Tuesday, July 23, 2019

Reut Regev R*Time - Keep Winning (ENJA, 2019) ***½

By Eyal Hareuveni

R*Time is the family unit of New York-based, Israeli expats trombonist Reut Regev and partner-drummer Igal Foni (and sometimes also their young daughter Liana), two musicians who know how to match their experimental tendencies and left-off-center political statements with sheer fun. Regev and Foni enjoy the presence of experienced, like-minded free funk guitarist Jean-Paul Bourelly and bassist Mark Peterson, who already played in the previous, second album of R*Time (expl0Ring the Vibe, Enja, 2014).

Add to that the versatility of Regev, who throughout her career defied any attempt to lock her in any genre or style. She has played in Anthony Braxton’s ensembles, collaborated with experimental guitarist Elliott Sharp and with the Radical Jewish Culture projects of trumpeter Frank London. Likewise, Bourelly has worked with Muhal Richard Abrams, Henry Thradgill and his own power trio Stone Raiders with Rolling Stones’ bassist Darryl Jones and Living Colour’s drummer Will Calhoun. This kind of inclusive approach is one of the strengths of R*Time.

But above all R*Time is about chemistry - chemistry between close musicians who love to play together and know what it means to struggle for their art through many bumpy roads, as the opening pieces suggests, and the natural chemistry between the myriad legacies of jazz, soul, funk and free jazz. And it’s about captivating charisma, humor and elegance as Regev and Bourelly demonstrate on the powerful, tragic-comic fantasy “The Last Show”, the ironic title-piece and “With A Smiling Face”.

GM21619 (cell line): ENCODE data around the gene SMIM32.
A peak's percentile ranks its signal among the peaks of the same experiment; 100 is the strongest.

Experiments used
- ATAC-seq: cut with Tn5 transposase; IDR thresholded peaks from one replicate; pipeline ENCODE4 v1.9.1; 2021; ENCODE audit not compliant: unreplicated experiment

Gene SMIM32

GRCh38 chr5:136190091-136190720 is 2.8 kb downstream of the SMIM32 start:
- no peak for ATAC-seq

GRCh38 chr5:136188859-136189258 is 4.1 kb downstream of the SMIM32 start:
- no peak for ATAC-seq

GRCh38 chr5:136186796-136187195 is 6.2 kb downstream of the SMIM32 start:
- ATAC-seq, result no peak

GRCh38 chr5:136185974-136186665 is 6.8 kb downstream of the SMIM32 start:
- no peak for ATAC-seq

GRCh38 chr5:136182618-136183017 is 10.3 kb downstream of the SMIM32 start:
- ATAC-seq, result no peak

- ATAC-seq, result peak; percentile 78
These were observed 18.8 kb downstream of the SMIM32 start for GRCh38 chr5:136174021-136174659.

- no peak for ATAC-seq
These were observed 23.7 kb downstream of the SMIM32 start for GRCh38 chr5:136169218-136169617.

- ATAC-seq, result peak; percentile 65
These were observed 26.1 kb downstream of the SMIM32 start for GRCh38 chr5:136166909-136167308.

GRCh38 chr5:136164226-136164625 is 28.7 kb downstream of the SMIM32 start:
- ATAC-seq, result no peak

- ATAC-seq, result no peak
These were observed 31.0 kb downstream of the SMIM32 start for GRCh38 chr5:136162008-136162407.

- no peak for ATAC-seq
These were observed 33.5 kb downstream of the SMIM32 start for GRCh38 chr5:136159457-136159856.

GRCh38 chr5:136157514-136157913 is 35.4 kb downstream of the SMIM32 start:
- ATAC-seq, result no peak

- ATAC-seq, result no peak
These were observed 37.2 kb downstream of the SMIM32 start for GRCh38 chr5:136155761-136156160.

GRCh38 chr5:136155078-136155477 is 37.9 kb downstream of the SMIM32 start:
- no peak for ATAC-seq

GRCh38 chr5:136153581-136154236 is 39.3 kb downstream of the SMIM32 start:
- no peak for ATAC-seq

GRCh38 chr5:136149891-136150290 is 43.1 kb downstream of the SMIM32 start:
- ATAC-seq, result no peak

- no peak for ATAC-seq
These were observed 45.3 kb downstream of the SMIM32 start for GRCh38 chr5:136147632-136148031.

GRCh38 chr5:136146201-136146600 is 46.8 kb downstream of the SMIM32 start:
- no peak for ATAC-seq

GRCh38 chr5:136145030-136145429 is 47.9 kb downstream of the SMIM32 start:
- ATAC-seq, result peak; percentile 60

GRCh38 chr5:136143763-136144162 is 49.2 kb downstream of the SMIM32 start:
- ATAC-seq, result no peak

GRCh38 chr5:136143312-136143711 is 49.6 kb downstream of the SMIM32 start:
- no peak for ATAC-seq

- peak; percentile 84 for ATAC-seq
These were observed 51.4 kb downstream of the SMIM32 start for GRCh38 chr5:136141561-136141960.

Regev is not shy from being openly emotional on her “Up In The Sky”, dedicated to her late brother, or on the lullaby for her daughter “Hard to Let Go” . Foni’s rounds the rich aesthetics R*Time with his brief “No Justice No Peace”, dedicated to “all indigenous people in our world who suffer from oppression”, and his bluesy arrangement of Ornette Coleman’s “War Orphans”, both stress R*Time debt to the fiery, spiritual Afro-American free jazz of the sixties.


 


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